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News • Medication combination

'4-in-1' blood pressure pill shows great promise

The first large-scale, long-term trial of a new strategy using combinations of very low-doses in one capsule, has demonstrated significantly improved control of high blood pressure - the leading cause of heart attack and stroke. This first large-scale, randomised controlled clinical trial of starting this novel combination blood pressure medication brought blood pressure under control in 80…

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News • Atrial fibrillation

Night shift work could increase risk of heart problems

People who work night shifts are at increased risk of developing an irregular and often abnormally fast heart rhythm called atrial fibrillation (AF), according to research published in the European Heart Journal. The study is the first to investigate the links between night shift work and AF. Using information from 283,657 people in the UK Biobank database, researchers found that the longer and…

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Video • Automated whole-body reperfusion

New technique to increase survival after cardiac arrest

Researchers at the Medical Faculty of the University of Freiburg have developed an improved therapeutic approach to resuscitate people after cardiac arrest - often without neurological complications. Around 50,000 people suffer sudden cardiac arrest in Germany every year. When occurring outside a hospital, the chances of survival are only ten percent. Survivors often suffer from severe permanent…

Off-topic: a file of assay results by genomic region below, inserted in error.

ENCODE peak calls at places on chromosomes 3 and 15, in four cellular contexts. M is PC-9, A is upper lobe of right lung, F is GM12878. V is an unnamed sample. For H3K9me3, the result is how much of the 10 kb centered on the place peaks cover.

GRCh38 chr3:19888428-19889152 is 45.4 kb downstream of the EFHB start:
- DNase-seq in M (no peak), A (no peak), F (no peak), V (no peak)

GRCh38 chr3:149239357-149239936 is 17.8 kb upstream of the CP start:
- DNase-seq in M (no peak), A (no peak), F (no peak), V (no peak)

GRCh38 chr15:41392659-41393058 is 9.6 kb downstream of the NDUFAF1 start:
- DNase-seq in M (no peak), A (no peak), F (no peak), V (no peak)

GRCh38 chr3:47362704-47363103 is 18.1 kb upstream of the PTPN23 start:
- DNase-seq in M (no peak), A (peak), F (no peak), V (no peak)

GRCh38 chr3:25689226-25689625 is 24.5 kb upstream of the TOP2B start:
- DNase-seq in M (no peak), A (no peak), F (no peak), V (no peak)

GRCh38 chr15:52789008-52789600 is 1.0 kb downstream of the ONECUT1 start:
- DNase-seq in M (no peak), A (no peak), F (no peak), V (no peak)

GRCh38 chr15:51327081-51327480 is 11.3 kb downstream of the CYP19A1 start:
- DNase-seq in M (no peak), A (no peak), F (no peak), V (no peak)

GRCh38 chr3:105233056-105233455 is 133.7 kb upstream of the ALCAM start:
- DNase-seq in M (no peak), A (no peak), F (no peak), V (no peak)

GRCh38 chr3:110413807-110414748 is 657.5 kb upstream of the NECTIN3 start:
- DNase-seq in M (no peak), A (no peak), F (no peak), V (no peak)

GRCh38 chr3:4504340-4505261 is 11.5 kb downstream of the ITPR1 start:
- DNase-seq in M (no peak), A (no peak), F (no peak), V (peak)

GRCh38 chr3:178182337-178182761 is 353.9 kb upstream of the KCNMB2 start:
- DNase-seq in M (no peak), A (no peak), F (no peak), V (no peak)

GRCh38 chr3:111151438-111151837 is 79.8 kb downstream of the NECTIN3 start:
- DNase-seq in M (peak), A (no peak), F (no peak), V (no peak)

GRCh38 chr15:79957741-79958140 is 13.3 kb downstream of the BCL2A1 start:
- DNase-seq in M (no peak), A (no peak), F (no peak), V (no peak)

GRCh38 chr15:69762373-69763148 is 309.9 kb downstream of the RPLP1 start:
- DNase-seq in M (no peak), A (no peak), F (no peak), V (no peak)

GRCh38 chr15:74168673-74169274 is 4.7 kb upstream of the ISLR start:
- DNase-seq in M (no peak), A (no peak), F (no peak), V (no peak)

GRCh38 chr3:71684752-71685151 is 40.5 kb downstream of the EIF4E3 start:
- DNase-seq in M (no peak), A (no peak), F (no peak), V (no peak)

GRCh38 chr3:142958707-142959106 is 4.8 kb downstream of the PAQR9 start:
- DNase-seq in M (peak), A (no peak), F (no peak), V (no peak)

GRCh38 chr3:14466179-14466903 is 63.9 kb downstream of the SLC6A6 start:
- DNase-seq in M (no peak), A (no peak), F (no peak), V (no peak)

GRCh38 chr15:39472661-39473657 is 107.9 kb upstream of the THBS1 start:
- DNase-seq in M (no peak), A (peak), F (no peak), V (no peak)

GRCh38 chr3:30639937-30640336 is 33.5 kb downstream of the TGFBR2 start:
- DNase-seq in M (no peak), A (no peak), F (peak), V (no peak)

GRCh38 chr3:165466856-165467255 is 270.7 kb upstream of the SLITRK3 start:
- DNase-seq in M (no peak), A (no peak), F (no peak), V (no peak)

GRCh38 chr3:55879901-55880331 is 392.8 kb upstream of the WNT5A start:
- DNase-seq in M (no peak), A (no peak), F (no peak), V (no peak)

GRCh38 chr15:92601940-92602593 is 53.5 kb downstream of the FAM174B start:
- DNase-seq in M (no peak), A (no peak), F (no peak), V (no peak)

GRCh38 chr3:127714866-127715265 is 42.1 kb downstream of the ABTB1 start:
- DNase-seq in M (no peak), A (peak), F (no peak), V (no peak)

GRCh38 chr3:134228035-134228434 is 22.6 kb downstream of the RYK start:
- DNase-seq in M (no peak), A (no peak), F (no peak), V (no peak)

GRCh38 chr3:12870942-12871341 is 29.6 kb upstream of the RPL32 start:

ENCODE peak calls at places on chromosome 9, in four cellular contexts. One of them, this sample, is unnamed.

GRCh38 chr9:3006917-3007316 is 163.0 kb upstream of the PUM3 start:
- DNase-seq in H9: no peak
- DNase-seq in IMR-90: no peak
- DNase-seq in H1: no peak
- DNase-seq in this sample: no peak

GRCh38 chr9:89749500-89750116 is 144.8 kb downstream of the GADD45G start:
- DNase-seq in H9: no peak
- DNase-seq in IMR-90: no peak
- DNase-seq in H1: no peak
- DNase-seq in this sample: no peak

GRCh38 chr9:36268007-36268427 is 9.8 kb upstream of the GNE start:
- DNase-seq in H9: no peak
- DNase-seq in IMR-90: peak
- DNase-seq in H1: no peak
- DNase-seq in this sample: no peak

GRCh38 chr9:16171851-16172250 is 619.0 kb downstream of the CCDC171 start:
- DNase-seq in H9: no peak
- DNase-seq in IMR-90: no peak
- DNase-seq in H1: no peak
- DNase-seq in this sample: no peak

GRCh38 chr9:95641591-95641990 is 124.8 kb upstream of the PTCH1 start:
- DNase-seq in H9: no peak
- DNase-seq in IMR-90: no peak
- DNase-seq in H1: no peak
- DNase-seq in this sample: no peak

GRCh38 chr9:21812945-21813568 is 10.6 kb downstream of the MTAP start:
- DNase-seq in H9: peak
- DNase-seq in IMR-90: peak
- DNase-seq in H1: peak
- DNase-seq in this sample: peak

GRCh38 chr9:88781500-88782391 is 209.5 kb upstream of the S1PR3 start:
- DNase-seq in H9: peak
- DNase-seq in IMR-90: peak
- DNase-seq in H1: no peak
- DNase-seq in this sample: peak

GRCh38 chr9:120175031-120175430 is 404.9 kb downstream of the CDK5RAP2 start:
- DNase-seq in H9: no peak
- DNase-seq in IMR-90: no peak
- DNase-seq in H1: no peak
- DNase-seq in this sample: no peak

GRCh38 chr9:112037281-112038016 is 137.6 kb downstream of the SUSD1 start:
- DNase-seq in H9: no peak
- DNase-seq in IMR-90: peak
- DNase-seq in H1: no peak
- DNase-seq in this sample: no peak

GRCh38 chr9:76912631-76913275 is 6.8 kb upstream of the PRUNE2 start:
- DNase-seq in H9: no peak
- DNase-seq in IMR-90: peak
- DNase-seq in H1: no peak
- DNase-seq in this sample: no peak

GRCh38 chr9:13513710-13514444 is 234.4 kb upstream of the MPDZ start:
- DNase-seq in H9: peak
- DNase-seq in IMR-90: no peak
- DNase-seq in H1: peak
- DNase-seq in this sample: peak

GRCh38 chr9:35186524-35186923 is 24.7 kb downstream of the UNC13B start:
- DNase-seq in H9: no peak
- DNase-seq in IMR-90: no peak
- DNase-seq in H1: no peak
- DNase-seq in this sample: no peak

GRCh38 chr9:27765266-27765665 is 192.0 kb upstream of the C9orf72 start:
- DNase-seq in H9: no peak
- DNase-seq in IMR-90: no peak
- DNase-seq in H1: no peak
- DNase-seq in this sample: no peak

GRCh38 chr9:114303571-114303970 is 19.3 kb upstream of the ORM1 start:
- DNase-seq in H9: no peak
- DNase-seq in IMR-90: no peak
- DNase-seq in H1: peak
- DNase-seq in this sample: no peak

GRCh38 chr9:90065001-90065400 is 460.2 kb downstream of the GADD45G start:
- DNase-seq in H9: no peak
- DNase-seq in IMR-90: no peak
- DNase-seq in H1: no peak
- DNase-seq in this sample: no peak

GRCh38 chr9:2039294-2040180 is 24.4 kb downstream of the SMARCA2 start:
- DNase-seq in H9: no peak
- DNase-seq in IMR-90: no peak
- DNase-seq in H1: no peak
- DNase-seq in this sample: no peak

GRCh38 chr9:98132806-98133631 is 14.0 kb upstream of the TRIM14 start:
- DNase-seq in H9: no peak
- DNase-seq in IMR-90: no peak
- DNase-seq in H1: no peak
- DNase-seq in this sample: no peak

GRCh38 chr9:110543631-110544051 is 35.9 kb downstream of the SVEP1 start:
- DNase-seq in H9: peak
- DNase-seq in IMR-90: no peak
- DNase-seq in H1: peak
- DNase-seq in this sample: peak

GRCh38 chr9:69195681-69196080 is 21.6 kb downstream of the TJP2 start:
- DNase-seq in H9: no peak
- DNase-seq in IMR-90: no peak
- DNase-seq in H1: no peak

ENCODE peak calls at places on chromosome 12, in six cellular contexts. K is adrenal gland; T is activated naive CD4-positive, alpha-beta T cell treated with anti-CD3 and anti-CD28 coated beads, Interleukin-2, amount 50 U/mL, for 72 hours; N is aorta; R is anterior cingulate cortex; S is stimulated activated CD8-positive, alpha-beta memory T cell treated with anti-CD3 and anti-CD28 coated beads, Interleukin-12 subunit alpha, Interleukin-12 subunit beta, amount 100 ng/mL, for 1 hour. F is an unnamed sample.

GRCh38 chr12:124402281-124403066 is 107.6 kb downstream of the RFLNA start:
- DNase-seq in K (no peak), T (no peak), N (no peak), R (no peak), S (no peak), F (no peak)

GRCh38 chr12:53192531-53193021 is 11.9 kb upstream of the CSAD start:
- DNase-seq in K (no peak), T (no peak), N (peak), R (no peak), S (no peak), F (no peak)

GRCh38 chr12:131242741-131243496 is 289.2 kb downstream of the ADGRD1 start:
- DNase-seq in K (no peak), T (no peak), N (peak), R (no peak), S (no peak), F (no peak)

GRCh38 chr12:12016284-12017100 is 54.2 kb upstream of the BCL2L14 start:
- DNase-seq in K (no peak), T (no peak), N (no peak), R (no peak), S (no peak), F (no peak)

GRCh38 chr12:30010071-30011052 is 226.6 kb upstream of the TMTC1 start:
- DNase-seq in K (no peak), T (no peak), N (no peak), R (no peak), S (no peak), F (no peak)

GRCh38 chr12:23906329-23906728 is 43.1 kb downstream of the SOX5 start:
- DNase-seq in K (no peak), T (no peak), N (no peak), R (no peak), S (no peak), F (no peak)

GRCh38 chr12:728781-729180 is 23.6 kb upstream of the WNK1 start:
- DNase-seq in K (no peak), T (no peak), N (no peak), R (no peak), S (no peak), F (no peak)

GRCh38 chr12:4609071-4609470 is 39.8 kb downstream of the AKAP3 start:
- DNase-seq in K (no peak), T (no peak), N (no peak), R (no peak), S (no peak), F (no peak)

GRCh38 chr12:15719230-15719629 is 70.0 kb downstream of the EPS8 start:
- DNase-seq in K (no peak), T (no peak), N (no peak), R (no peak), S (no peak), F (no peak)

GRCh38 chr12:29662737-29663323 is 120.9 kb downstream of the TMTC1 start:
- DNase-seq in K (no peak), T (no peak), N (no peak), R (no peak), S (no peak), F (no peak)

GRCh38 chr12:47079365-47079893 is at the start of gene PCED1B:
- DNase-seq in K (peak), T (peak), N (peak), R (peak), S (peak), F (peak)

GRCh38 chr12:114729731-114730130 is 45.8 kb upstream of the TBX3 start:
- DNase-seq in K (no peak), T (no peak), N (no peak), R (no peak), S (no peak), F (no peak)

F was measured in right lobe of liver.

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News • Cardiology research

Dynamic heart model gives insight into cardiac disease progression

Efforts to understand cardiac disease progression and develop therapeutic tissues that can repair the human heart are just a few areas of focus for the Feinberg research group at Carnegie Mellon University. The group's latest dynamic model, created in partnership with collaborators in the Netherlands, mimics physiologic loads on engineering heart muscle tissues, yielding an unprecedented view of…

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News • Cardiology research

Strong connection between heart health and pregnancy complications

A study of more than 18 million pregnancies has shown a strong and graded relationship between women’s heart health and pregnancy outcomes. The research is published in the European Journal of Preventive Cardiology, a journal of the European Society of Cardiology (ESC). The researchers examined the presence of four risk factors for cardiovascular disease in women prior to pregnancy: unhealthy…

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News • Cardiology and sports

Risk of heart rhythm problems may be more than doubled for athletes

Athletes appear to be almost two and half times more likely than non-athletes to experience irregular heart rhythms (atrial fibrillation), suggests new research. In addition, those athletes involved in mixed sports such as football, rugby or netball appear to have the highest risk when compared with athletes taking part in endurance sports such as Nordic skiing, orienteering or rowing.

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News • Self-powered implant

New device to speed up bone healing